Think Small Improvements to Reduce Anxiety

January 20, 2019 George Abitante

If you think small, you can reduce anxiety. Learn how thinking small for anxiety relief works and how to do it at HealthyPlace.

Think small improvements to reduce anxiety -- what does that mean? I'll explain. This past week, I was walking to work and had to stop for what felt like an inordinately long light. Eventually, it changed and I realized that the whole time I was waiting, I could have crossed the adjacent street. Now, this other street is much smaller than the one I was trying to cross, but even so, it would have brought me closer to my destination than just standing there waiting. Oddly enough, this experience made me think about anxiety and the costs of waiting for a major change instead of looking for other, small opportunities to improve.

When you're anxious, it is common to think of things in absolute terms so that you're either not anxious at all or extremely anxious. However, there is a wide range of emotional states between these extremes. The problem is that when you focus on finding a way to completely get rid of your anxiety, you end up waiting for something big to change. And when you're waiting for a major change, you end up forgetting to look for the little acts that can reduce your anxiety. Use the following tips to change the way you think about solutions to your anxiety and to identify new ways to reduce your anxiety a little bit today. 

How to Think About Small Improvements in Your Anxiety

It is tempting when faced with a major stressor to think that you can't feel good until it's gone, but this isn't really true. If you look at your emotions over the course of a day, you likely go through many states that include both positive and negative feelings. When you notice that you can still feel good when you're anxious, this allows you to start looking for little ways to feel better. 

Think Small, Act Small

Once we've accepted that our emotional states change frequently, we can start looking for little ways to push us in a positive direction. Whether this means a one-minute meditation, calling a friend, writing down your tasks for the day, or something else entirely, you can start picking up little actions that improve your mood. Start by incorporating one or two of these acts into your day, and check to see how much better you feel when you use them. Over time, you can increase the time you spend on these activities or add more, and see whether those additions help you feel even better. The key is to maintain the activities that help reduce your anxiety, even if they help just a little bit.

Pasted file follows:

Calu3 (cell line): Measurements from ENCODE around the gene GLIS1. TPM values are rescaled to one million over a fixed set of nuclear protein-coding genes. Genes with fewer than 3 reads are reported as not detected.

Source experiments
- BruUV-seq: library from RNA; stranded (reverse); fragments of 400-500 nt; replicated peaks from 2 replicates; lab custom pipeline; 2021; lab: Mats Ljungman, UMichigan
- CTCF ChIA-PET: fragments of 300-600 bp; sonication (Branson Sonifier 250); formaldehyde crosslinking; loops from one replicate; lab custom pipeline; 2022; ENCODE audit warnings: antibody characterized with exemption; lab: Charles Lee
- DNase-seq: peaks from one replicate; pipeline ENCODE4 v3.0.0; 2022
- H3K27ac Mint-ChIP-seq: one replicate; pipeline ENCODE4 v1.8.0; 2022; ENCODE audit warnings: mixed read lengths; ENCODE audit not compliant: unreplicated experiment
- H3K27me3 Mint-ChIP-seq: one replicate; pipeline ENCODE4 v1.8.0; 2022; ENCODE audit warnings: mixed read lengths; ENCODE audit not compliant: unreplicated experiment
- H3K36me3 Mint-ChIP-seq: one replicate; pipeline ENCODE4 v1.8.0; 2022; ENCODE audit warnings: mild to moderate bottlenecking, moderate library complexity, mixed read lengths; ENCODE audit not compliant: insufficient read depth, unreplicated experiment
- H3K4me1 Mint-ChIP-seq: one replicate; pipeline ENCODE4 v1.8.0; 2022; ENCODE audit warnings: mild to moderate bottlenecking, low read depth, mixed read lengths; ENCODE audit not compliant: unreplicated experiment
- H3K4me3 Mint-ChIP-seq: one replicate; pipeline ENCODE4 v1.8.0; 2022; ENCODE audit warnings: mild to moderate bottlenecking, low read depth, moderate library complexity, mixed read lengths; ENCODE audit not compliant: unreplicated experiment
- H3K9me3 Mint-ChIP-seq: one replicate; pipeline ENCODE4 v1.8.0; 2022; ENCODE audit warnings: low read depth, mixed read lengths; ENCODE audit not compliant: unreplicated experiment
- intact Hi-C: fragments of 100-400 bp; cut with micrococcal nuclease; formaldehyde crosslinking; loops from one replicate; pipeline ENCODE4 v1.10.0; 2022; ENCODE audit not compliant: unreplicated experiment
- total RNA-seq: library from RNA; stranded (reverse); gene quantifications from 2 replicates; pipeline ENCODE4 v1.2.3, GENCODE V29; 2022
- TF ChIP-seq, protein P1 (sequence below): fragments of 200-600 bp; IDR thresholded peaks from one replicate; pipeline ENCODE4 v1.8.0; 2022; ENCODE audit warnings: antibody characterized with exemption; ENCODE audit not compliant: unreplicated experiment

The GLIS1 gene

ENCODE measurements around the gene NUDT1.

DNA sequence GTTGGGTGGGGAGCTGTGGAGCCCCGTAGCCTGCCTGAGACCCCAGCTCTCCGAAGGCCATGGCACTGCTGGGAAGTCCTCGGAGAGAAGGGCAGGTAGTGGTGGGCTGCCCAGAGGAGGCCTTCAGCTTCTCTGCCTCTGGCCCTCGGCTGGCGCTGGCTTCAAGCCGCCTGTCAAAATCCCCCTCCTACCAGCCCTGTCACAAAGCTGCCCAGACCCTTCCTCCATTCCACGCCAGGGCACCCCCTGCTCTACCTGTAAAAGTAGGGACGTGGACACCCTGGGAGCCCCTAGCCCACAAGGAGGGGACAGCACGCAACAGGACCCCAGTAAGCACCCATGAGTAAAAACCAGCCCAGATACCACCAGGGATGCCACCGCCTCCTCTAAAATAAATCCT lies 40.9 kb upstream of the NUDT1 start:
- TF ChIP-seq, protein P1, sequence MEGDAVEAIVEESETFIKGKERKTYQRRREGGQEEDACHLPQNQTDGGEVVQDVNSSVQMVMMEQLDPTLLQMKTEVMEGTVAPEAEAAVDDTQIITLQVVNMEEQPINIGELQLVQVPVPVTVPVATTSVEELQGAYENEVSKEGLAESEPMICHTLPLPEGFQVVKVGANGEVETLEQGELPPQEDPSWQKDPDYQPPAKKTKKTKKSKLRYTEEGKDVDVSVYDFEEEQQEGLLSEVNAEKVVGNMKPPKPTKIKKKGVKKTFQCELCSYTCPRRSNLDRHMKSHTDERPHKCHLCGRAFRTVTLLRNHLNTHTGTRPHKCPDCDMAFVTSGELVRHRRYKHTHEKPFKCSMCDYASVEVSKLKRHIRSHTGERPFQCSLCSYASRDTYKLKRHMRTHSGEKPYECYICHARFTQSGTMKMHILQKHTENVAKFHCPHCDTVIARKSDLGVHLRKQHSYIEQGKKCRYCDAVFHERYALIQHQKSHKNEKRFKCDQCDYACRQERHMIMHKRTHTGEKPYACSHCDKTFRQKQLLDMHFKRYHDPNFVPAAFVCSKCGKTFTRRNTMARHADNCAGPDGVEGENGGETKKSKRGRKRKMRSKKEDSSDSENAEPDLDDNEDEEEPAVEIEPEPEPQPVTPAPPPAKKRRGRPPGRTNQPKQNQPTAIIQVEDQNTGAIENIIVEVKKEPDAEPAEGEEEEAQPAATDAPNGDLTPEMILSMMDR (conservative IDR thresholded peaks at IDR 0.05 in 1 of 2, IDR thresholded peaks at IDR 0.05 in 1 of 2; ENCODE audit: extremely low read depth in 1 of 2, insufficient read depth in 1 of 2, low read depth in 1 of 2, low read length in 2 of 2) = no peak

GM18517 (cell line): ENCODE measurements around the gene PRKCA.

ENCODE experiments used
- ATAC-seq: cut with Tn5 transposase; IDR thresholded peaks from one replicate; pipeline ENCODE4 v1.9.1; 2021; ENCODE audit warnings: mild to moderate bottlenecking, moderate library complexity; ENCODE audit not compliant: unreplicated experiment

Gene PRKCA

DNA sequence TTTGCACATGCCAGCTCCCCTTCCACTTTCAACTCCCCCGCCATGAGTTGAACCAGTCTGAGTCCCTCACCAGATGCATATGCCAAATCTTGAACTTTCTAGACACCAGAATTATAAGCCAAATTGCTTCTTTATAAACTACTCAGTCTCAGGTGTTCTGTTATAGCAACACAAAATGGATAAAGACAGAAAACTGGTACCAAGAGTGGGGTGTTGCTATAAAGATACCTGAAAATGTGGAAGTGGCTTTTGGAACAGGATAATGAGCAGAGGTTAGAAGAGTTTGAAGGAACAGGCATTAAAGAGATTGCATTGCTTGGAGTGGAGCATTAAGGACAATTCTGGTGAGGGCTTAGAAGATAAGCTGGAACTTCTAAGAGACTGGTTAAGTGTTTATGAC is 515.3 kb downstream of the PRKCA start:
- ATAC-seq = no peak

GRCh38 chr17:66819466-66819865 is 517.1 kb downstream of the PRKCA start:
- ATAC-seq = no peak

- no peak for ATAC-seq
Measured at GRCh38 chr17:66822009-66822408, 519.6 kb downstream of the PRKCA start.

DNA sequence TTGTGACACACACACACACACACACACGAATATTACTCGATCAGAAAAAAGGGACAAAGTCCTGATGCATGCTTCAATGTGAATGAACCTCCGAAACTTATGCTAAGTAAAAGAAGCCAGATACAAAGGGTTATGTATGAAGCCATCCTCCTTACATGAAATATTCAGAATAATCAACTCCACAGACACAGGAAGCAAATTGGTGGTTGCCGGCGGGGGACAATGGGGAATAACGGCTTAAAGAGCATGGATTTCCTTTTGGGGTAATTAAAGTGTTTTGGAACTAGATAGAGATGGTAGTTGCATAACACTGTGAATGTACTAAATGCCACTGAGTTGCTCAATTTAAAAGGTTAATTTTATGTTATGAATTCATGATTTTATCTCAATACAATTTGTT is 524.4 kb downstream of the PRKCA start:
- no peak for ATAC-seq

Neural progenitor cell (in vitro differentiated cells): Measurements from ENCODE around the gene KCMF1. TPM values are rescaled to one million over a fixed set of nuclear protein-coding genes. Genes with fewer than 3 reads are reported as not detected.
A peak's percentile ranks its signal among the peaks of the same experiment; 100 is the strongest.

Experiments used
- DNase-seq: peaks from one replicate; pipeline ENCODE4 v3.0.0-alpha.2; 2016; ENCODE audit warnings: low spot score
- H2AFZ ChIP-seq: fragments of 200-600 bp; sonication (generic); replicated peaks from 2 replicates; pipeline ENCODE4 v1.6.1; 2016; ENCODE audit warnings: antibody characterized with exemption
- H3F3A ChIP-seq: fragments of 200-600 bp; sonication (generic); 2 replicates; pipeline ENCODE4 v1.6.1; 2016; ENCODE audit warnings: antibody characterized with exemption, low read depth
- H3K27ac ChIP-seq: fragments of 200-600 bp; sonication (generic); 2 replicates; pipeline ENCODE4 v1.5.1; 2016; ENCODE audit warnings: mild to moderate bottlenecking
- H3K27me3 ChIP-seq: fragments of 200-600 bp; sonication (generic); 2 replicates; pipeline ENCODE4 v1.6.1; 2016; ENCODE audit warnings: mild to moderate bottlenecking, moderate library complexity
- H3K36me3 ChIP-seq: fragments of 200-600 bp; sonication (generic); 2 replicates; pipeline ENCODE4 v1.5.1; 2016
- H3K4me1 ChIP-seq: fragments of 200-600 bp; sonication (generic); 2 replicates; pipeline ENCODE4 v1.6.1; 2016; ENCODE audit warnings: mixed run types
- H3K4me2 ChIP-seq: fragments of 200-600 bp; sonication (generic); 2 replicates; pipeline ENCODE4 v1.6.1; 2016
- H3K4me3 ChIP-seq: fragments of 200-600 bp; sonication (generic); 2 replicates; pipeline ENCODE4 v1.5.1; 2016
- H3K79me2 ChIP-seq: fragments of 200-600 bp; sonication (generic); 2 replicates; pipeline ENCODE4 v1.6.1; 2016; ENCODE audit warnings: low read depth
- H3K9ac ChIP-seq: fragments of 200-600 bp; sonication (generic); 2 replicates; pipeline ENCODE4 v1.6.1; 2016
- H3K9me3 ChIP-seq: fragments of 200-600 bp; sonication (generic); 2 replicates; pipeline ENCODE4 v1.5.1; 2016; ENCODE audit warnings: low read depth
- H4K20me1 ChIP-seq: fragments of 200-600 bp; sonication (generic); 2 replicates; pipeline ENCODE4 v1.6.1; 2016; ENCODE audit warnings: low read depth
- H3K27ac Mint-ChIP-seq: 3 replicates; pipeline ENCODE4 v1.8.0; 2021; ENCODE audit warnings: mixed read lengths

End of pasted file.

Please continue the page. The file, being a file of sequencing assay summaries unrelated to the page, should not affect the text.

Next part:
Anxiety can feel overwhelming, and when it feels that way your best strategy is to think small. Focus on the moments of joy and excitement you experience rather than fearing big moments of anxiety.

Share the activities you use to reduce anxiety below.

APA Reference
Abitante, G. (2019, January 20). Think Small Improvements to Reduce Anxiety , HealthyPlace. Retrieved on 2024, June 16 from

Author: George Abitante

George received his Master's degree in Clinical Psychology from Northwestern University and is pursuing his PhD in Clinical Psychology at Vanderbilt University. Find him on Facebook or follow him on Twitter @AbitanteGeorge.

Lizanne Corbit
January, 21 2019 at 6:51 pm

What an empowering read! I love this point: "When you're anxious, it is common to think of things in absolute terms so that you're either not anxious at all or extremely anxious." How true this is. We get so caught up wanting absolute change that we forget about all the progress that occurs along the way to get us from place to place.

January, 22 2019 at 11:14 am

Hi Lizanne, thanks for your comment! It can always be beneficial to break down our challenges into manageable pieces, but it's difficult when we want the results of many changes right away!

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